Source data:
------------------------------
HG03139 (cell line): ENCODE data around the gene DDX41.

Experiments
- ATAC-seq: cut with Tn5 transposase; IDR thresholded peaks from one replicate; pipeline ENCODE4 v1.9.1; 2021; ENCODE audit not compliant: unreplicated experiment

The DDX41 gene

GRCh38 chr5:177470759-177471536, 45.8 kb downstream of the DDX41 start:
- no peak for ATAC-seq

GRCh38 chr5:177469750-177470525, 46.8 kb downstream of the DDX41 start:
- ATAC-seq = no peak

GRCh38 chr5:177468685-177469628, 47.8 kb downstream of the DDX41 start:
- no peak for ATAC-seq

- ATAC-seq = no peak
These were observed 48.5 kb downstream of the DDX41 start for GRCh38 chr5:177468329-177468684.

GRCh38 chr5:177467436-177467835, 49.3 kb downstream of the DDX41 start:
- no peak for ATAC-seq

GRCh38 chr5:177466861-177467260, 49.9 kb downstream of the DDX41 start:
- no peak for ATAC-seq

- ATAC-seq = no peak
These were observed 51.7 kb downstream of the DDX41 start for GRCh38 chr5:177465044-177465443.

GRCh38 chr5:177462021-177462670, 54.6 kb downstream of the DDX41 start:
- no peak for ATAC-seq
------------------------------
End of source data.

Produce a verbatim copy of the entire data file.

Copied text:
HG03139 (cell line): ENCODE data around the gene DDX41.

Experiments
- ATAC-seq: cut with Tn5 transposase; IDR thresholded peaks from one replicate; pipeline ENCODE4 v1.9.1; 2021; ENCODE audit not compliant: unreplicated experiment

The DDX41 gene

GRCh38 chr5:177470759-177471536, 45.8 kb downstream of the DDX41 start:
- no peak for ATAC-seq

GRCh38 chr5:177469750-177470525, 46.8 kb downstream of the DDX41 start:
- ATAC-seq = no peak

GRCh38 chr5:177468685-177469628, 47.8 kb downstream of the DDX41 start:
- no peak for ATAC-seq

- ATAC-seq = no peak
These were observed 48.5 kb downstream of the DDX41 start for GRCh38 chr5:177468329-177468684.

GRCh38 chr5:177467436-177467835, 49.3 kb downstream of the DDX41 start:
- no peak for ATAC-seq

GRCh38 chr5:177466861-177467260, 49.9 kb downstream of the DDX41 start:
- no peak for ATAC-seq

- ATAC-seq = no peak
These were observed 51.7 kb downstream of the DDX41 start for GRCh38 chr5:177465044-177465443.

GRCh38 chr5:177462021-177462670, 54.6 kb downstream of the DDX41 start:
- no peak for ATAC-seq